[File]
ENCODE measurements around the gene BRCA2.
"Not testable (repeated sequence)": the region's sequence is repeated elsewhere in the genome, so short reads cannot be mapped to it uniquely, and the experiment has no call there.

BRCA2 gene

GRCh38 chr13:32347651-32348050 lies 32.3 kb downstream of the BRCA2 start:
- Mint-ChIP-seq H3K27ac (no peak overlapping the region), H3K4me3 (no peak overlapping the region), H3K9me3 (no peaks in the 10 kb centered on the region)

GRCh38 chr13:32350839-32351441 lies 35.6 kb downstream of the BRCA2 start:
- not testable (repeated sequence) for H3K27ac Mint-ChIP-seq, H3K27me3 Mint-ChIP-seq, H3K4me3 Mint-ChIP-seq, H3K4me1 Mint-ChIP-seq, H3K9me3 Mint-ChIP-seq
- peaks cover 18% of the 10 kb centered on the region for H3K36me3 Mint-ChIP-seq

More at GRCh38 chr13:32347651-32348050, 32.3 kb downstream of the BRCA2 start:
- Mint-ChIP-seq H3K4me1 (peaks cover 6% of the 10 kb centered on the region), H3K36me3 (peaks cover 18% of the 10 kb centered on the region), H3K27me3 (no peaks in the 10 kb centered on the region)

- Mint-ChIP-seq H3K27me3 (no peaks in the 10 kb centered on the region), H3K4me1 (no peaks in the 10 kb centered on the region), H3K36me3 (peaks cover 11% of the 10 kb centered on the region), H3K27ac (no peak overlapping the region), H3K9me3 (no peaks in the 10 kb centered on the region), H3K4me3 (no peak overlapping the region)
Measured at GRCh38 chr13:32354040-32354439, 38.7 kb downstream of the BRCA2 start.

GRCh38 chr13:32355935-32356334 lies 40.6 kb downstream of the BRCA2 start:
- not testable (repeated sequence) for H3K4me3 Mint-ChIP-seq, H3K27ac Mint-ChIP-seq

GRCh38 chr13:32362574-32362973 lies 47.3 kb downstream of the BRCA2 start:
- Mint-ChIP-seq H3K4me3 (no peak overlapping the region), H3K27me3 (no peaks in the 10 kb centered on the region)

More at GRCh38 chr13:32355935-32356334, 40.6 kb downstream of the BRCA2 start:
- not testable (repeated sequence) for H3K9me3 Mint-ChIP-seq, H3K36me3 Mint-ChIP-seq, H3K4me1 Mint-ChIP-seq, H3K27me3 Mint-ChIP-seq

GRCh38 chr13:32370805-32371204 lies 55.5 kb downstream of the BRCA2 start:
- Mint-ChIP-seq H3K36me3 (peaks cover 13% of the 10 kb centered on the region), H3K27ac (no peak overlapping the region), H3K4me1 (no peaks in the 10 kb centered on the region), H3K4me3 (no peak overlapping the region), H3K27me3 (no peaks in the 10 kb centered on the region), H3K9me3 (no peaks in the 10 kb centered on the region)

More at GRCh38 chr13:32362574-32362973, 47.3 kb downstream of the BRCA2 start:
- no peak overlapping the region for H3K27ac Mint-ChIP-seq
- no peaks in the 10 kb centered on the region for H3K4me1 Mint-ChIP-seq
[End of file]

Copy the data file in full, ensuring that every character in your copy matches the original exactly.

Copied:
ENCODE measurements around the gene BRCA2.
"Not testable (repeated sequence)": the region's sequence is repeated elsewhere in the genome, so short reads cannot be mapped to it uniquely, and the experiment has no call there.

BRCA2 gene

GRCh38 chr13:32347651-32348050 lies 32.3 kb downstream of the BRCA2 start:
- Mint-ChIP-seq H3K27ac (no peak overlapping the region), H3K4me3 (no peak overlapping the region), H3K9me3 (no peaks in the 10 kb centered on the region)

GRCh38 chr13:32350839-32351441 lies 35.6 kb downstream of the BRCA2 start:
- not testable (repeated sequence) for H3K27ac Mint-ChIP-seq, H3K27me3 Mint-ChIP-seq, H3K4me3 Mint-ChIP-seq, H3K4me1 Mint-ChIP-seq, H3K9me3 Mint-ChIP-seq
- peaks cover 18% of the 10 kb centered on the region for H3K36me3 Mint-ChIP-seq

More at GRCh38 chr13:32347651-32348050, 32.3 kb downstream of the BRCA2 start:
- Mint-ChIP-seq H3K4me1 (peaks cover 6% of the 10 kb centered on the region), H3K36me3 (peaks cover 18% of the 10 kb centered on the region), H3K27me3 (no peaks in the 10 kb centered on the region)

- Mint-ChIP-seq H3K27me3 (no peaks in the 10 kb centered on the region), H3K4me1 (no peaks in the 10 kb centered on the region), H3K36me3 (peaks cover 11% of the 10 kb centered on the region), H3K27ac (no peak overlapping the region), H3K9me3 (no peaks in the 10 kb centered on the region), H3K4me3 (no peak overlapping the region)
Measured at GRCh38 chr13:32354040-32354439, 38.7 kb downstream of the BRCA2 start.

GRCh38 chr13:32355935-32356334 lies 40.6 kb downstream of the BRCA2 start:
- not testable (repeated sequence) for H3K4me3 Mint-ChIP-seq, H3K27ac Mint-ChIP-seq

GRCh38 chr13:32362574-32362973 lies 47.3 kb downstream of the BRCA2 start:
- Mint-ChIP-seq H3K4me3 (no peak overlapping the region), H3K27me3 (no peaks in the 10 kb centered on the region)

More at GRCh38 chr13:32355935-32356334, 40.6 kb downstream of the BRCA2 start:
- not testable (repeated sequence) for H3K9me3 Mint-ChIP-seq, H3K36me3 Mint-ChIP-seq, H3K4me1 Mint-ChIP-seq, H3K27me3 Mint-ChIP-seq

GRCh38 chr13:32370805-32371204 lies 55.5 kb downstream of the BRCA2 start:
- Mint-ChIP-seq H3K36me3 (peaks cover 13% of the 10 kb centered on the region), H3K27ac (no peak overlapping the region), H3K4me1 (no peaks in the 10 kb centered on the region), H3K4me3 (no peak overlapping the region), H3K27me3 (no peaks in the 10 kb centered on the region), H3K9me3 (no peaks in the 10 kb centered on the region)

More at GRCh38 chr13:32362574-32362973, 47.3 kb downstream of the BRCA2 start:
- no peak overlapping the region for H3K27ac Mint-ChIP-seq
- no peaks in the 10 kb centered on the region for H3K4me1 Mint-ChIP-seq